Rocky shores are heavily impacted by human presence due to their easy access, recreational purpose, and educational value. Being highly exposed to human disturbance renders these shores vulnerable to harmful effects, such as extraction and trampling, both of which agitate and interfere with the natural growth of these biodiverse ecosystems. Rocky shores, in addition, are simultaneously affected by other biotic factors, such as competition and predation, as well as abiotic factors, including wave action, tides, and temperature. In an effort to protect these highly diverse systems from human impact, California State Legislature passed the Marine Life Protection Act in 1999 to preserve the long-term health of California's marine life by establishing a statewide network of marine protected areas (MPAs). In order to observe how limited human contact and visitation affects the biodiversity of these rocky shores, I intend to focus on four different sites which have been placed under different protective measures: Point Fermin (old MPA), Whites Point (reference site, not protected), Abalone Cove (old MPA), and Point Vicente (recent MPA; established in 2012). By focusing on different sites, I will also be able to observe how the types and abundance of various sessile and mobile taxa differ based on location. I aim to determine the effectiveness the MPA designation has had on four sites along the South Coast specifically as it pertains to the populations of the species studied in historical data and how they differ today. My hypothesis is that the reference site, having no protection at all, will significantly be the least biodiverse as a result of frequent human disturbance whereas the two old MPAs and current MPA will be less distant from one another in terms of biodiversity due to having a history of greater protection measures.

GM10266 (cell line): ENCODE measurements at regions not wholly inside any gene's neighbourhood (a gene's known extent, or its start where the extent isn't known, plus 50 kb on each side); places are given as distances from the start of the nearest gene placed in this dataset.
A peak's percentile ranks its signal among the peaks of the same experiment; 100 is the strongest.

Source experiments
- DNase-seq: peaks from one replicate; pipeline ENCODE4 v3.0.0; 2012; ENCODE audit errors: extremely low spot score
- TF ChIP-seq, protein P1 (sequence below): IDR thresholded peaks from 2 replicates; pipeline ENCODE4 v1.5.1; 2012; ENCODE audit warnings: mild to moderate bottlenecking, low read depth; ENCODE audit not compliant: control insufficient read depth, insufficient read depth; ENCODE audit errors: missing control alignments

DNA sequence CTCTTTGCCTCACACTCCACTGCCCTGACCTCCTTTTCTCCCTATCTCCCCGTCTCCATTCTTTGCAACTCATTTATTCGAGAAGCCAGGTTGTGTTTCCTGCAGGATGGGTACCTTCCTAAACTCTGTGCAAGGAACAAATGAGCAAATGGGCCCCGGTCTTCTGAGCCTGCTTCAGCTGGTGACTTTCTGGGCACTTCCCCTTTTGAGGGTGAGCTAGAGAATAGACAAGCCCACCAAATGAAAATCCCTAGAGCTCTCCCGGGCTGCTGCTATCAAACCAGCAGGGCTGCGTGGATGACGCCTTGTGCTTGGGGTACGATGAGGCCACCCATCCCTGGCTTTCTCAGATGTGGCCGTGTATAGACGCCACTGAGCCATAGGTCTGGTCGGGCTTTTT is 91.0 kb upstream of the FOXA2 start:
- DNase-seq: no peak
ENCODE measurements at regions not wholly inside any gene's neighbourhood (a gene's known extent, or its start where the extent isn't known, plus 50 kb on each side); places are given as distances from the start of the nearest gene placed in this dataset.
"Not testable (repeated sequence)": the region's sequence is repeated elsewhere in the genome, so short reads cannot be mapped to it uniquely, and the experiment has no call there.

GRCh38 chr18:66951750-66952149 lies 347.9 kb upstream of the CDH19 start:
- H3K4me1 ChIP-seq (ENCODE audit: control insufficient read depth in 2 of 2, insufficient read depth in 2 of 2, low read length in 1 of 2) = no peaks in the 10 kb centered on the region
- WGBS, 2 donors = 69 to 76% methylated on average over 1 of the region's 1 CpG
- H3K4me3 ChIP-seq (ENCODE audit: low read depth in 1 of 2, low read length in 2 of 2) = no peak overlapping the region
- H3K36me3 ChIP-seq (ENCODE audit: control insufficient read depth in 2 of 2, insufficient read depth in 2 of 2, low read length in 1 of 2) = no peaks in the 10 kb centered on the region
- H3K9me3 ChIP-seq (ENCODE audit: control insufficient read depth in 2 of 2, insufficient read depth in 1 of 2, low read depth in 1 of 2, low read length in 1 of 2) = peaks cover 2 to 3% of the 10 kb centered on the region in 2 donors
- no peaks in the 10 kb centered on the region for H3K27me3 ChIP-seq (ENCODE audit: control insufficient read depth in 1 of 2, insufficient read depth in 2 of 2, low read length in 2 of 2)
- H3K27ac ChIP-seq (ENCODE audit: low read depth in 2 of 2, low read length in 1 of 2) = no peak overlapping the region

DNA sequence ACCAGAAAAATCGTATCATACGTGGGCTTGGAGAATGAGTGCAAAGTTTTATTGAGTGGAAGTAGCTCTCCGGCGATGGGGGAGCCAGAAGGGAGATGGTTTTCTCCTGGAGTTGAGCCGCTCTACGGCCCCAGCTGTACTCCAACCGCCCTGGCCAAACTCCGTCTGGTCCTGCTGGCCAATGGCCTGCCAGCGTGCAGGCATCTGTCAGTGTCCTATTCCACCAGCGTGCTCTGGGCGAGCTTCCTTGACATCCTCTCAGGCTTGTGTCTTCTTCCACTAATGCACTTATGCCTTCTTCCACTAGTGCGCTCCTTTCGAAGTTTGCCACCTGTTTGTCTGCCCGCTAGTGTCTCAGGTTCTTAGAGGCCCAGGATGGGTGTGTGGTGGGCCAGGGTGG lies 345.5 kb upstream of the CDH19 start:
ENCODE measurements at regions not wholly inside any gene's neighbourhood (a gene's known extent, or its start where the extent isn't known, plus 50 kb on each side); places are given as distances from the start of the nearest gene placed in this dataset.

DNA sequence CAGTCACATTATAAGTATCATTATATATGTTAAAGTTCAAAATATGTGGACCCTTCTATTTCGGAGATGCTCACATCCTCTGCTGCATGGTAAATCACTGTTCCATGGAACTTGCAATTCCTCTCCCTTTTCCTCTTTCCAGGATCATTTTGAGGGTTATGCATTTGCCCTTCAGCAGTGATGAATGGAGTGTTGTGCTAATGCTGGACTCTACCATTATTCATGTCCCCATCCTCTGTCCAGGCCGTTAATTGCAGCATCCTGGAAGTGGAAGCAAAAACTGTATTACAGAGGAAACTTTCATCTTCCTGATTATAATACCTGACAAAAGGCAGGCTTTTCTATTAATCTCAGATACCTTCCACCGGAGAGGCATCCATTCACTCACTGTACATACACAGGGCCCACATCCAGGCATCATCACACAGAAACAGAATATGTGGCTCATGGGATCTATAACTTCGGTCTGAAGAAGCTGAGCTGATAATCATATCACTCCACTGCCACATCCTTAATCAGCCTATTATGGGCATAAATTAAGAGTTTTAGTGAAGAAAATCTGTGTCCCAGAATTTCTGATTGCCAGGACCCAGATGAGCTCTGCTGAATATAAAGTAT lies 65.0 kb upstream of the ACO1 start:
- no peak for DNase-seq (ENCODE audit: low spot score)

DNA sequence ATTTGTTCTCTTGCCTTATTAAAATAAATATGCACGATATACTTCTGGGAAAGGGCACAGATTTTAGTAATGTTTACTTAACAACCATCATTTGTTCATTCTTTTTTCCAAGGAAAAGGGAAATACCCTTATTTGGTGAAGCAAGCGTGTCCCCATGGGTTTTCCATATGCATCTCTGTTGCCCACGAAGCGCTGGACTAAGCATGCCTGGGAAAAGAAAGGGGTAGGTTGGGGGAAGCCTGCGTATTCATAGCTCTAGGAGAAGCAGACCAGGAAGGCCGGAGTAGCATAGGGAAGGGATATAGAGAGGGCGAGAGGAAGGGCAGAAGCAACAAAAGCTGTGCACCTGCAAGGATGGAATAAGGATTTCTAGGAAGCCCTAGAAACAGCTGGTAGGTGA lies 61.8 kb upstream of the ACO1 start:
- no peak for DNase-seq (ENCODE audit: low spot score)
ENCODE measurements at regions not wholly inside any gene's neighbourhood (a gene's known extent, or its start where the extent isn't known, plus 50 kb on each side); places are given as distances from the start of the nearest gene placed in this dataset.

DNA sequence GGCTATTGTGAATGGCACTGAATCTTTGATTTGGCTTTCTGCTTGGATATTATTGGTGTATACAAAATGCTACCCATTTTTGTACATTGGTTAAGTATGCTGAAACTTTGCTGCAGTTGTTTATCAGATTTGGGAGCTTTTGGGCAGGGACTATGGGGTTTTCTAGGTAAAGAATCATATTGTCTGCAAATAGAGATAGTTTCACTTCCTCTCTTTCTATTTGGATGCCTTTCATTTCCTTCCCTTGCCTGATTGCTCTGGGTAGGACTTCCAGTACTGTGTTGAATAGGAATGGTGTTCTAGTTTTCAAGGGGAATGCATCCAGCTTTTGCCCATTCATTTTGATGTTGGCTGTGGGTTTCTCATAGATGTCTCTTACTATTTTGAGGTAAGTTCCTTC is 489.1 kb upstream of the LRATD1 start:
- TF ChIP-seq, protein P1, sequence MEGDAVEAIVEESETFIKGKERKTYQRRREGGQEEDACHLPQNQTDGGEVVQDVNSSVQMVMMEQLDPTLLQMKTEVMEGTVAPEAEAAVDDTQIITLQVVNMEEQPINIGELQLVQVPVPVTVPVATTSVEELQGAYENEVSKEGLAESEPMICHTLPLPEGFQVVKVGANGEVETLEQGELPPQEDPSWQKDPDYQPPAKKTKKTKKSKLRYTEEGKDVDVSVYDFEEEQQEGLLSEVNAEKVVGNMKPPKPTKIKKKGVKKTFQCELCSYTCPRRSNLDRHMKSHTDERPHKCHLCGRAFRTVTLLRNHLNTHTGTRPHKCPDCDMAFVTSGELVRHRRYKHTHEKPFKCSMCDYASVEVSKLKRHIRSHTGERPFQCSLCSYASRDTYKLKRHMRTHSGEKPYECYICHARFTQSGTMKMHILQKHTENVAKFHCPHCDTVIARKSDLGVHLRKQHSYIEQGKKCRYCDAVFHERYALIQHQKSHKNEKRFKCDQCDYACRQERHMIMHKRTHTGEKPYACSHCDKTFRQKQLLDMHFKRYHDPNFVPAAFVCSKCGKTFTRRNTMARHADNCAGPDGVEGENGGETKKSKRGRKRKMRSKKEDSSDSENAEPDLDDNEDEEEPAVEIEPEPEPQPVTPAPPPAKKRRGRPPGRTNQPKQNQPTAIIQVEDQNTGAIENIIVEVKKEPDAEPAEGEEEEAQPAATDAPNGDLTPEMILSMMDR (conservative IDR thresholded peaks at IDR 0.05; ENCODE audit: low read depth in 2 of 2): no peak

Presentations: 2018 Occidental Undergraduate Research Conference